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Take the drama out of long-term leadership changes

Christopher Macgowan

Dealer groups are no strangers to long-serving directors that make a big impact on the culture of a company.

Trevor Finn announced before the end of last year that he would step down as chief executive of Pendragon after 30 years of leading the business.

He continued in the role during Q1 while the PLC recruited former Jardine Matherson executive Mark Herbert as his successor.

In Pendragon’s case, there was not only the question of what happens next in terms of guidance, management style and culture for the Stratstone and Evans Halshaw dealerships across the UK, but also how a change of leadership affects the group’s share price.

Franchise partners also are particularly interested in the future stability and leadership choice.

Guy Liddall, the managing director of MT Select, said a dealer group’s strategy around appointing a new chief executive will usually depend on whether the departure was planned or was due to other eventualities, such as financial performance or illness.

Either way, there should always be a contingency plan in place to turn to.

Large businesses will usually have a 12-month notice period for their chief executive, so the process of finding a successor is a long one.

Liddall said: “The recruitment process will usually probe options from within and outside the automotive industry, but there is never going to be a 100% guarantee of success.

“You only have to look at Jose Mourinho’s recent sacking as manager at Manchester United. He was set up in an environment where he should have been able to have success.”

Christopher Macgowan, who was the chief executive of the Society of Motor Manufacturers and Traders (SMMT)  for nine years, helped to write a job specification for his replacement. This was refined with help from the board and a headhunter was appointed.

After that, he stepped away from the process and the SMMT got on with the recruitment process.

He said: “In some circumstances, transition periods can last as long as 12 months, although in those cases that indicates to me a degree of nervousness from the board.

“I think a more elegant way to do things is to have a one-month handover period and for the previous leader to step away, perhaps working from home and making themselves available on the end of the phone should they be needed.”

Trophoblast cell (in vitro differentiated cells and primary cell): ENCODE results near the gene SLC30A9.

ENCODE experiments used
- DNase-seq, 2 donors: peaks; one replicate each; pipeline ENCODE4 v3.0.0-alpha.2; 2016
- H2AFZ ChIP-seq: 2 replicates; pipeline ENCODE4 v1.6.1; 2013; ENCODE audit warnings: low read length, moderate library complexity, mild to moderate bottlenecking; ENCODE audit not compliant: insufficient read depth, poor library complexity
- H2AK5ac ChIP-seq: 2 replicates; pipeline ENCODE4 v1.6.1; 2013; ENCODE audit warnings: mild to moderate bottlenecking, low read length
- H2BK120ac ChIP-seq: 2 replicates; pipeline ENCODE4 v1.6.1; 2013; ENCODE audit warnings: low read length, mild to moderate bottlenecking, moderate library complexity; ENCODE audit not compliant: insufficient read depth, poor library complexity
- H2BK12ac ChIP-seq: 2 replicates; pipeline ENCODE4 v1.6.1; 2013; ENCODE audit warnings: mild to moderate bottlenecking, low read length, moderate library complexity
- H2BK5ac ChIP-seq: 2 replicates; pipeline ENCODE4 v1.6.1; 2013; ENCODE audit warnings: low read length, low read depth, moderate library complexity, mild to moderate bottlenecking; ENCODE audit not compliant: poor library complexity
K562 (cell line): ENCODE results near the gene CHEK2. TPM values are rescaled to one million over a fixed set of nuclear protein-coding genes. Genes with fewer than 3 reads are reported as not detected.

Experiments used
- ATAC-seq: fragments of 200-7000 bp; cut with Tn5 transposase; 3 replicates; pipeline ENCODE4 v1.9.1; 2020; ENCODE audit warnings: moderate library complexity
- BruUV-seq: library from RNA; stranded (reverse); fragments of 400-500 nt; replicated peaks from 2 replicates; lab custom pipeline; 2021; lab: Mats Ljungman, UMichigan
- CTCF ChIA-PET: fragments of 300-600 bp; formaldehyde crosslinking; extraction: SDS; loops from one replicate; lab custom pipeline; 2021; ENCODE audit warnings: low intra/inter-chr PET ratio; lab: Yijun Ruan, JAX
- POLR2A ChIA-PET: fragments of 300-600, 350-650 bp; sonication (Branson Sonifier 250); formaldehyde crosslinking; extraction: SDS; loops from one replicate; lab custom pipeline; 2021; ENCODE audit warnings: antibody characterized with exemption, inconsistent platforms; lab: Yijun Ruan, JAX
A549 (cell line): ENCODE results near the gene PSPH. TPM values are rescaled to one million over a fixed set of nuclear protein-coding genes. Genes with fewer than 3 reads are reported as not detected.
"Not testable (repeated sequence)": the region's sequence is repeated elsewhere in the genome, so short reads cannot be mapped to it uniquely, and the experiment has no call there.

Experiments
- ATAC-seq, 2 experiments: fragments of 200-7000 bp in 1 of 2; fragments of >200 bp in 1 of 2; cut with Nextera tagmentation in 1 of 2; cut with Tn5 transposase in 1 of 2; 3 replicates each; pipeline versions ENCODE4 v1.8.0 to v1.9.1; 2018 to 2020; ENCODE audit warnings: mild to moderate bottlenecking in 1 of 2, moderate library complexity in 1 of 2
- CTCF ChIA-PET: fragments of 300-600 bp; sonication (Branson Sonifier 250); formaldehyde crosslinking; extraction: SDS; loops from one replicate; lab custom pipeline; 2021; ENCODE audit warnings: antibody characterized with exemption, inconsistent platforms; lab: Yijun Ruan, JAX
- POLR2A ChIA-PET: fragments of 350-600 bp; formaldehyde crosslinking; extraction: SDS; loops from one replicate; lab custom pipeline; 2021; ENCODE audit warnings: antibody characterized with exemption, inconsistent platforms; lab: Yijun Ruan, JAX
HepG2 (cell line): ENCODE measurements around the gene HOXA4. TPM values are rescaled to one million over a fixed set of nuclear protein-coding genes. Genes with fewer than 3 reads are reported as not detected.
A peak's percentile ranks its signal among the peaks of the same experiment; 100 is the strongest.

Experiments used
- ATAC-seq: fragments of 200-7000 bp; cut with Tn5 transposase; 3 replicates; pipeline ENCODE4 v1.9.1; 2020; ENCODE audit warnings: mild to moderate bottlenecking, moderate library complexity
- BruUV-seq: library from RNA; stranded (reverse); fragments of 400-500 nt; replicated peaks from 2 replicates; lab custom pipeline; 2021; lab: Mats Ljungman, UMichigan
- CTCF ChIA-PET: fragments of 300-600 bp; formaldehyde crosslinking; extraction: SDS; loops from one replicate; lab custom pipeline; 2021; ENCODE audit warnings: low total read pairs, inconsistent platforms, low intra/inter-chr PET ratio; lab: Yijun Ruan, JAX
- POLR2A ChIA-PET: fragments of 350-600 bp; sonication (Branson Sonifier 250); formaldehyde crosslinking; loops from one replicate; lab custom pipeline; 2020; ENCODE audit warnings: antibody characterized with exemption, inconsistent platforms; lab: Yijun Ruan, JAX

There is also a public relations process that every company will go through in the event of a change in leadership, and the ideal is that rather than being seen as a big drama, it should in fact be the complete opposite.

Macgowan said even a ma jor change of leadership should be seen as routine, with every step in the recruitment process a carefully choreographed process and an outlook of “business as usual”.

A change in chief executive shouldn’t be a worry for the business on a day-to-day operational basis, as there will be managers and other directors in place to maintain the business over the transition to new leadership.

Liddall said: “Within these larger dealer groups, the chief executive is of course instrumental in setting the agenda and direction of a company with a clear, multi-year strategic vision.

“However, the company is likely to be more than capable of continuing to operate over a period where a replacement is found. What’s more interesting is how the new chief executive communicates their presence once they have joined.”

This can either be through ‘pressing the flesh’ or even through something such as a video presentation to introduce them to new staff, particularly at businesses where there are hundreds of individual dealerships and thousands of staff.

Macgowan said: “No matter how big a figure you are or have become, you can bet your boots you report to someone – a chairman, shareholders or perhaps family members – and good governance demands that even the biggest of big beasts are answerable and can be managed.”



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